Immortal Technique’s, “The Poverty of Philosophy”, addresses how the capitalist system has kept the proletariat subservient instead of being self-determined. In the song, he states, “No matter how much you want to dye your hair blonde and put fake eyes in, or follow an anorexic standard of beauty, or no matter how many diamonds you buy from people who exploit your own brutally to get them, no matter what kind of car you drive or what kind of fancy clothes you put on-you will never be them”. Society trains and deceives you to desire these false needs, but in reality the citizens who hold the wealth and power in America will always look at the proletariat as inferior.
From our discussion this week on the contributions to 20th Century social theory by the Frankfurt School. Continue reading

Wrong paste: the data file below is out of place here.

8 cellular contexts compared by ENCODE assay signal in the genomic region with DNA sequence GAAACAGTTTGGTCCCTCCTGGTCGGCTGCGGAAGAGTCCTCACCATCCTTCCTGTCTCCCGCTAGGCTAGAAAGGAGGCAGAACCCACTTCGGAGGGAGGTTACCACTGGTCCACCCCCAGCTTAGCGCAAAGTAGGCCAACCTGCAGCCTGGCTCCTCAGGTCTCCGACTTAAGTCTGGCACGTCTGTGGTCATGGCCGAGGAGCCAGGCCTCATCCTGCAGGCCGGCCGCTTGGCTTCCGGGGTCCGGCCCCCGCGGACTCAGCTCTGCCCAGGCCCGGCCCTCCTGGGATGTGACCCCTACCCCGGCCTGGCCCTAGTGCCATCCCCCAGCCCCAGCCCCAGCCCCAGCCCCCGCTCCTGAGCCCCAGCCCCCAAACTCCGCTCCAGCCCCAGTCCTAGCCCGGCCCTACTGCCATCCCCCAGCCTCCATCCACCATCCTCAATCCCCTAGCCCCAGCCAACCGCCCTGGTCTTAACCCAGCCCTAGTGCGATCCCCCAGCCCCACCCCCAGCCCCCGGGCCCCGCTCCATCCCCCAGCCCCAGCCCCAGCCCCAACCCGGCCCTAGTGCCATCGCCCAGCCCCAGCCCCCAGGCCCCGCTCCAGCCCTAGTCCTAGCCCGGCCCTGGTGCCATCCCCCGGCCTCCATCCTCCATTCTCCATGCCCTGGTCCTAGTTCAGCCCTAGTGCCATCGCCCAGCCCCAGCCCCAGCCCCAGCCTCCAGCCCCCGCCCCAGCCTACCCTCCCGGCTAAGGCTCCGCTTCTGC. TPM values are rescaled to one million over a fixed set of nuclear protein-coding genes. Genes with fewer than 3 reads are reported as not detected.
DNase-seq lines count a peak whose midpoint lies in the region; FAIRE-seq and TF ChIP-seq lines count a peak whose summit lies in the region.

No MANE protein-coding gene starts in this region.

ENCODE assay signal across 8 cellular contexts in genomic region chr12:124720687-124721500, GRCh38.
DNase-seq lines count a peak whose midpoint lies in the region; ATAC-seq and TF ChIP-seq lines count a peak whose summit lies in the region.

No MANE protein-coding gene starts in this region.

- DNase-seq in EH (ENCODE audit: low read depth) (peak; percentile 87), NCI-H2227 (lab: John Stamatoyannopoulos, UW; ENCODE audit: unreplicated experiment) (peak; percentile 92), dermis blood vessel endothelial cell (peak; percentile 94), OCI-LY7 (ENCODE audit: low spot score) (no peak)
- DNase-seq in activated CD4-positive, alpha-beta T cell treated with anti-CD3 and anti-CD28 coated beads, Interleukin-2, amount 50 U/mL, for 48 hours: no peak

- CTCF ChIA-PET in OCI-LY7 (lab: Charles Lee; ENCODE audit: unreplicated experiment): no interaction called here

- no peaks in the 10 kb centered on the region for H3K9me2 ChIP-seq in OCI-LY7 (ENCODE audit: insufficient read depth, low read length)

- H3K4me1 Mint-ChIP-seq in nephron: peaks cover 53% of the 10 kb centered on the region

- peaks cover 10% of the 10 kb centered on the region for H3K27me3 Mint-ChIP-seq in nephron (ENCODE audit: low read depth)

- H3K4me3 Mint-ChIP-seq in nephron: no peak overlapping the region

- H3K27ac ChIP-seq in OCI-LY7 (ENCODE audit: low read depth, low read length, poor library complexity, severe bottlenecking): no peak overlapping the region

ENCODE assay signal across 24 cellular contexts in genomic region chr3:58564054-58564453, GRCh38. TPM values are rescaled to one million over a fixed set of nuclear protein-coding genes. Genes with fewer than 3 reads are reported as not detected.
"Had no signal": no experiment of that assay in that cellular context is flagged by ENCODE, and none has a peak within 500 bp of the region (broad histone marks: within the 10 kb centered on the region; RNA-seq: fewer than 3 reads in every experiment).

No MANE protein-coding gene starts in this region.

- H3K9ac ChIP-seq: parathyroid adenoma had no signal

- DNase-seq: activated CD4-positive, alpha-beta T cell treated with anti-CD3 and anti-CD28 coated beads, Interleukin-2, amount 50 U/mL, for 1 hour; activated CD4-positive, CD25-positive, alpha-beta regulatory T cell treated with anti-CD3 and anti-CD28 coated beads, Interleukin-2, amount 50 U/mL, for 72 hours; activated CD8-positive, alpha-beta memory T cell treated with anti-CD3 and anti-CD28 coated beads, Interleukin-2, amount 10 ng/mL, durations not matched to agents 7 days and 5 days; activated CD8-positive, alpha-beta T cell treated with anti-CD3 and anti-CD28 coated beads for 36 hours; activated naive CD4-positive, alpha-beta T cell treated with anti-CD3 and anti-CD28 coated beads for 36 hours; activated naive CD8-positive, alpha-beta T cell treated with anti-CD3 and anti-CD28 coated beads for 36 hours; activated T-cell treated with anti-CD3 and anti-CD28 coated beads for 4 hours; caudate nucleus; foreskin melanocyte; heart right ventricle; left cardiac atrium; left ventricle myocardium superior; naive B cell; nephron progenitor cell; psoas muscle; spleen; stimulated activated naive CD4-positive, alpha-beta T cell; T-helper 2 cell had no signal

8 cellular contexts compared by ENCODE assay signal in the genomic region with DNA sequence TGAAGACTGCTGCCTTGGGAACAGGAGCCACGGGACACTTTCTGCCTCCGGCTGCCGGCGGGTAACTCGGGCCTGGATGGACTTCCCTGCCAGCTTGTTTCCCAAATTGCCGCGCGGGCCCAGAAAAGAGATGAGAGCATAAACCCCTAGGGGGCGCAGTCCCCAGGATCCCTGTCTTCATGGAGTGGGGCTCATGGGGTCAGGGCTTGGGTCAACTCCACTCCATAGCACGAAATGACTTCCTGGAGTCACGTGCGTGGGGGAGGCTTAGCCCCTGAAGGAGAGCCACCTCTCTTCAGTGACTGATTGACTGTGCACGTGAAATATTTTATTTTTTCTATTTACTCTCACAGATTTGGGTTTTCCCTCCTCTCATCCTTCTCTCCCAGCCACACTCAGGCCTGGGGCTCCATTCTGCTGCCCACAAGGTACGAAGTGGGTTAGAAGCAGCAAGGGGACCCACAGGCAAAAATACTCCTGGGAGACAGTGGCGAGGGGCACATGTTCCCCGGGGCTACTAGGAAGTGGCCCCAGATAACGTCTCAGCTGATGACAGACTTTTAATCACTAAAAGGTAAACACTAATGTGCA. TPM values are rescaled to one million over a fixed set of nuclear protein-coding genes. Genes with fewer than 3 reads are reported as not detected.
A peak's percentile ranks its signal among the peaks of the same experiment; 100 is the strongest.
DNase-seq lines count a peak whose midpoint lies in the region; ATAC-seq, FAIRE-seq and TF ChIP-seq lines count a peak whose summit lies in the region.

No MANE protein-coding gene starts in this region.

UCSD Philosophy Department’s Institutional Memory blog provides a bit of history related to Herbert Marcuse’s time there. In 1968, he received a death threat signed from the Ku Klux Klan saying, “we will kill you.” After leaving San Diego with his wife for the summer, he returned in the fall to UCSD with the full support of the department and campus community.
This is a cartoon depiction of four important theorists involved in the Frankfurt School of Social Theory. (Clockwise from top right: Max Horkheimer, Theodor Adorno, Walter Benjamin, Felix Weil). Those affiliated with the Frankfurt School thought that some Marxist followers took too much of a narrow view on Marxist ideology. They believed some Marxist ideas could not explain aspects of contemporary capitalist societies. As a result, they theorized about ways to transcend ideas of capitalism and socialism to form a new hypothesis about how contemporary societies function.